Indoor & Underground Urban Farms Growing in Size and Number

October 18, 2015 by

mirai-indoor-plant-factory-urbangardenswebMirai urban plant factory. Via Mirai.

What claims to be the world’s largest indoor vertical farm will soon begin production in Newark, New Jersey. Once it is fully operating, the 69,000-square-foot AeroFarms headquarters is slated produce up to 2 million pounds of vegetables and herbs a year.

aerofarms-indoor-urban-aeroponic-farms-urbangardenswebAeroFarms. Via AeroFarms.

In what used to be the vault of a major bank, there is a 10, 764 square foot underground urban farm–a hydroponic vegetable field and a rice paddy in the basement of a nine story, 215,000 square foot office building in Tokyo’s central business district.

pasona-rice-paddy4_urbangardenswebPasona Urban Farm. Via Pasona.

Built in 2010, Pasona O2 was the first of these “plant factories” located inside a building in the middle of an urban center.

pasona-lettuce-urbangardenswebAeroFarms. Via AeroFarms.

Since then, Shigeharu Shimamura, a plant physiologist and CEO of Mirai, has transformed an abandoned Sony factory in Miyagi Prefecture, Japan, into the what was the world’s largest indoor farm before the AeroFarms project—a 25,000 square foot indoor farm illuminated by 17,500 LED lights. The farm harvests about 10,000 heads of lettuce a day. But that’s just the tip of the Iceberg.

mirai-indoor-urban-plant-factory-farm-urbangardenswebMirai urban plant factory. Via Mirai.

According to the Japanese Ministry of Economy, Trade, and Industry, Japan currently has about 211 computer-operated plant factories–hydroponic and aeroponic farms growing food in closed environments without the utilization of sunlight.

mirai-indoor-urban-plnat-factory-urbangardenswebMirai urban plant factory. Via Mirai.

These farms produce 100 times more per square foot than traditional methods using 40% less power, 99% less water usage, and 80% less food waste than traditional agriculture. As self-sustaining urban-based food systems, they also produce fewer food miles and a lower carbon footprint.

pasona-indoor-urban-farm-lettuce_urbangardenswebPasona Urban Farm. Via Pasona.

The subterranean Pasona farm occupies part of the Japanese recruitment company’s corporate headquarters in downtown Tokyo. A smart system monitors and controls humidity, temperature, breeze, artificial light, and an automatic irrigation system.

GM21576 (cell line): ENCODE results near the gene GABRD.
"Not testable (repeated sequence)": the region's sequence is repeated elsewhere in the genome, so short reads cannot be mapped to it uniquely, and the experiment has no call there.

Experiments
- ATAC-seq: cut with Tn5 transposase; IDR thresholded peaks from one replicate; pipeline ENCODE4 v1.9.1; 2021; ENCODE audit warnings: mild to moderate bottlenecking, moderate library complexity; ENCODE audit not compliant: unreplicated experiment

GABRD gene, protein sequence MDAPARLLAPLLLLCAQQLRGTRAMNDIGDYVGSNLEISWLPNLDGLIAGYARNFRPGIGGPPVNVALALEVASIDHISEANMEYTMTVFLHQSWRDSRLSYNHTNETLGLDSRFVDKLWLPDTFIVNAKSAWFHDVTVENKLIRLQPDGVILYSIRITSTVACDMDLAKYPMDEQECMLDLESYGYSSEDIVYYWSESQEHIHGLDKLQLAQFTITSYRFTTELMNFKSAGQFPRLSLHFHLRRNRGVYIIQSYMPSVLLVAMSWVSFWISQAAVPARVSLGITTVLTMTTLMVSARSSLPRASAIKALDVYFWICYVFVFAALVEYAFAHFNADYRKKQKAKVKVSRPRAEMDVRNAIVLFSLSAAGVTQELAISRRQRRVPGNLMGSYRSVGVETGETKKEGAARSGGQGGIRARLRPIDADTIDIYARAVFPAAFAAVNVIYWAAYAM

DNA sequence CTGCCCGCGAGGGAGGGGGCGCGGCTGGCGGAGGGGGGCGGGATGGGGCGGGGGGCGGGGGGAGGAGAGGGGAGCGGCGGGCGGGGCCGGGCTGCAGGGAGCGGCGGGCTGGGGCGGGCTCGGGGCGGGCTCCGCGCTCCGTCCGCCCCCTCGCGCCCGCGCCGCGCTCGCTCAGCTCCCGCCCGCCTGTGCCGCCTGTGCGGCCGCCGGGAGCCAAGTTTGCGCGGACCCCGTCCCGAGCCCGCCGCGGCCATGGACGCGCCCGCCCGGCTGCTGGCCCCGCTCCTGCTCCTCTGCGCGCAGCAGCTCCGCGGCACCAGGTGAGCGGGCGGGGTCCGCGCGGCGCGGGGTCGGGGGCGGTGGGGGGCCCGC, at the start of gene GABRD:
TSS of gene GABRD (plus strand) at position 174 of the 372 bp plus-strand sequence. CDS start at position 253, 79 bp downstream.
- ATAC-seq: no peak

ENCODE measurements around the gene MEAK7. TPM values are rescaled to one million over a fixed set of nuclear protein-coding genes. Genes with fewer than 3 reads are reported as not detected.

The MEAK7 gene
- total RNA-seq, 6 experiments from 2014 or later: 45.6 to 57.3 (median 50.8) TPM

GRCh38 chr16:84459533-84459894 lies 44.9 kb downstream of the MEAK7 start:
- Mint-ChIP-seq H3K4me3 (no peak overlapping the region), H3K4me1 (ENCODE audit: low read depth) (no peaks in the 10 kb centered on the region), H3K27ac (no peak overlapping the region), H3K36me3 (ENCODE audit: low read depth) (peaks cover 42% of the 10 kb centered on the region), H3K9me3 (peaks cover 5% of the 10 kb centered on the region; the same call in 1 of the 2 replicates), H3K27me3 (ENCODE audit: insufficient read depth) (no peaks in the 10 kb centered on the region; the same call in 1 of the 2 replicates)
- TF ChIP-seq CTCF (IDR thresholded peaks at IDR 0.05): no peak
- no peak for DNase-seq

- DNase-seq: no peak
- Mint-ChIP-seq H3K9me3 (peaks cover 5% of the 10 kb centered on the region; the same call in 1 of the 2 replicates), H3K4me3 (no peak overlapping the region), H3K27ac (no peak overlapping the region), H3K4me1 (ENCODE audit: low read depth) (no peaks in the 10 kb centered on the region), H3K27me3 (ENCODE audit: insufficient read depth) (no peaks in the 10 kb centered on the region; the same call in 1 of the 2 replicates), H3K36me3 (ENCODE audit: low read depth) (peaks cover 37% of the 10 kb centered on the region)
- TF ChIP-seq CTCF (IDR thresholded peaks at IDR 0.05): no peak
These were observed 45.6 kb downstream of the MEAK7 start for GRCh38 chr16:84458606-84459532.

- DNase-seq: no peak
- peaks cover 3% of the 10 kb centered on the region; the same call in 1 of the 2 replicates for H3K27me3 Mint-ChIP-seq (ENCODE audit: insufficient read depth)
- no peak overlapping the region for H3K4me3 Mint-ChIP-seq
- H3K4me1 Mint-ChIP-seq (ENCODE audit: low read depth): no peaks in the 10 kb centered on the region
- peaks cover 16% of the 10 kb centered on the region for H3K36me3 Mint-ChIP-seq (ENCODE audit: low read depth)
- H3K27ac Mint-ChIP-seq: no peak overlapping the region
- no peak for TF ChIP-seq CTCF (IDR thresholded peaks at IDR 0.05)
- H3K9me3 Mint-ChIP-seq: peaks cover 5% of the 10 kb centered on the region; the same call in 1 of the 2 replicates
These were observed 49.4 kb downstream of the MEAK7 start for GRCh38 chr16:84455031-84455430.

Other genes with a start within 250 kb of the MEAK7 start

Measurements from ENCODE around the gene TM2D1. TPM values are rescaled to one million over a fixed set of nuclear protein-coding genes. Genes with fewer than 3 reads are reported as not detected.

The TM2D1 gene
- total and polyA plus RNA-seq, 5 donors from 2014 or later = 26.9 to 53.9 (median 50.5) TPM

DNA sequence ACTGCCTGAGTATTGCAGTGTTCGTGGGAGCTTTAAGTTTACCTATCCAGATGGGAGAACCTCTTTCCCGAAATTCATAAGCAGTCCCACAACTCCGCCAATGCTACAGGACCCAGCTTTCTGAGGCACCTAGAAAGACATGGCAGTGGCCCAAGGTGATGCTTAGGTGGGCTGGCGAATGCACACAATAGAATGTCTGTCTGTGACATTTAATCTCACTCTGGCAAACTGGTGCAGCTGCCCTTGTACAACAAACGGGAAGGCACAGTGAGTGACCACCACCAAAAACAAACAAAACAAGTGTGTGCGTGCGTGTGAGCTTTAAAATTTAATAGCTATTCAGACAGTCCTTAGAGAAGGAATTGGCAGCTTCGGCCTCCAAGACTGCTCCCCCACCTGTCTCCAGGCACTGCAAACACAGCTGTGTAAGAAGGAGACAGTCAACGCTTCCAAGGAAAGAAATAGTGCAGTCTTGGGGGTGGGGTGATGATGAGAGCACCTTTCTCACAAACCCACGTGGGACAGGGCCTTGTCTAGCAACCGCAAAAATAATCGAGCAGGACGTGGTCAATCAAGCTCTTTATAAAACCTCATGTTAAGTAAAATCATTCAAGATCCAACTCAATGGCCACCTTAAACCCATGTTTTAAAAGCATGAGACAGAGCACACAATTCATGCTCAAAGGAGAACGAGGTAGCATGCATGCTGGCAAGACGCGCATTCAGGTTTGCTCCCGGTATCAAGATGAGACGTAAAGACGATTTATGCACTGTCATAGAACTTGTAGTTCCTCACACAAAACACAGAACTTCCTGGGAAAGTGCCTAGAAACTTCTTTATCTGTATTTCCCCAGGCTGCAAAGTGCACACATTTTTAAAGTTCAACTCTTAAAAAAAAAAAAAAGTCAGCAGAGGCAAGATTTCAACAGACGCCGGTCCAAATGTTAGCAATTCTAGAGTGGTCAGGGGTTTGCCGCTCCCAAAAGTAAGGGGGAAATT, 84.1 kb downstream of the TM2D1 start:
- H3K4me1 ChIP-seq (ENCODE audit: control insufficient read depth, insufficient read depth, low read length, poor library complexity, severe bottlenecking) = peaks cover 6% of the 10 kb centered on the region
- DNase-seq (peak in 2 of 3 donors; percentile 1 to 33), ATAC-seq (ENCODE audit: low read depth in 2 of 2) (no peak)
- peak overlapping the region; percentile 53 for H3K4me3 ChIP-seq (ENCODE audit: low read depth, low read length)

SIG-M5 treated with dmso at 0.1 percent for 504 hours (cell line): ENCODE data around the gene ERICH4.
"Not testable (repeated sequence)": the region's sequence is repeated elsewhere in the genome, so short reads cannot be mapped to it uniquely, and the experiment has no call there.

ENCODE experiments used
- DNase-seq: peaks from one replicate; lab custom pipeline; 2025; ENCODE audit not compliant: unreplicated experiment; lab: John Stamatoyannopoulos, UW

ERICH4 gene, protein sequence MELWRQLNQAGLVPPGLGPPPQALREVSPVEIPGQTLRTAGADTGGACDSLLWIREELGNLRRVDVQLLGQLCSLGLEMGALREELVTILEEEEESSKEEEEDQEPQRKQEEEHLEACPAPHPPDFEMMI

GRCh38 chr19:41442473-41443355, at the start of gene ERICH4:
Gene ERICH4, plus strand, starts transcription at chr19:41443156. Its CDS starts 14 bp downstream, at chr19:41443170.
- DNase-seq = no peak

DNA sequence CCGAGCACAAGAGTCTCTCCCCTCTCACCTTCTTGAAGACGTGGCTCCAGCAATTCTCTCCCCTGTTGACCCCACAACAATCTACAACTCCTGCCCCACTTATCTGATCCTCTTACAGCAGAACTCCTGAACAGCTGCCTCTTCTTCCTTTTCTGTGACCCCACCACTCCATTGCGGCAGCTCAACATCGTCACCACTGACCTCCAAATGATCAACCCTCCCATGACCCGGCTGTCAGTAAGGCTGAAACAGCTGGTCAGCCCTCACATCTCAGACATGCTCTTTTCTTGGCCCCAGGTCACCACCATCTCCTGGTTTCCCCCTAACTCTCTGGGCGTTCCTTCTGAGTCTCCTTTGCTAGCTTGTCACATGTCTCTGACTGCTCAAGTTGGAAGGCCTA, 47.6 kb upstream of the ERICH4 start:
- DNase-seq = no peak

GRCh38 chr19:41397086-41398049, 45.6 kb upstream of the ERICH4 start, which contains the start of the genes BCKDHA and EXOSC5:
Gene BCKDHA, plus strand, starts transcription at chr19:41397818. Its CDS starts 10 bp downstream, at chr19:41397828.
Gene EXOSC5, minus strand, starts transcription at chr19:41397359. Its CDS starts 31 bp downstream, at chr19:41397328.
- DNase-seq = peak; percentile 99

pasona-farm-urbangardenswebCrops growing inside the office at Pasona. Via Pasona.

pasona-urban-farm-hydroponic-crops-urbangardenswebHydroponic vegetables growing underground at Pasona headquarters. Via Pasona.

In lieu of sunlight, LEDs, metal halide lamps, and high-pressure sodium vapor lamps provide light for the underground hydroponic (grown in water without soil) and partly soil-based farming of fruits and vegetables including tomatoes, lettuces, and strawberries, flowers and herbs, and a terraced rice paddy.

pasona-rice-paddy2-urbangardenswebRice growing underground at Pasona. Via Pasona.

pasona-rice-paddy3-urbangardenswebIndoor rice paddies growing at Pasona. Via Pasona.

pasona-rice=paddy5-urbangardenswebRice growing at Pasona. Via Pasona.

Grown indoors in a closed agricultural system, the Pasona farm like others of its kind, is bacteria-free and pest-free meaning it doesn’t require pesticides. The 100% organic crops grown in these indoor farms are fed with pesticide-free nutrient mists or a combination of carbon dioxide and fertilizer.

pasona-urban-farm-vegetables-urbangardenswebVegetables growing indoors at Pasona. Via Pasona.

What makes Pasona O2 unique is that the company’s employees, with the help of an agricultural specialist, maintain and harvest everything.

pasona-urban-underground-farm-employee-harvesting-urbangardenswebPasona employee harvesting vegetables. Via Pasona.

And stuff is growing throughout the building, not just in the underground farm. With its integrated farming facilities, Pasona’s green space totals over 43,000 square feet inclusive of a double skinned green facade and a rooftop garden.

pasona-exterior-urbangardenswebPasona Tokyo headquarters urban farm and green facade. Via Pasona.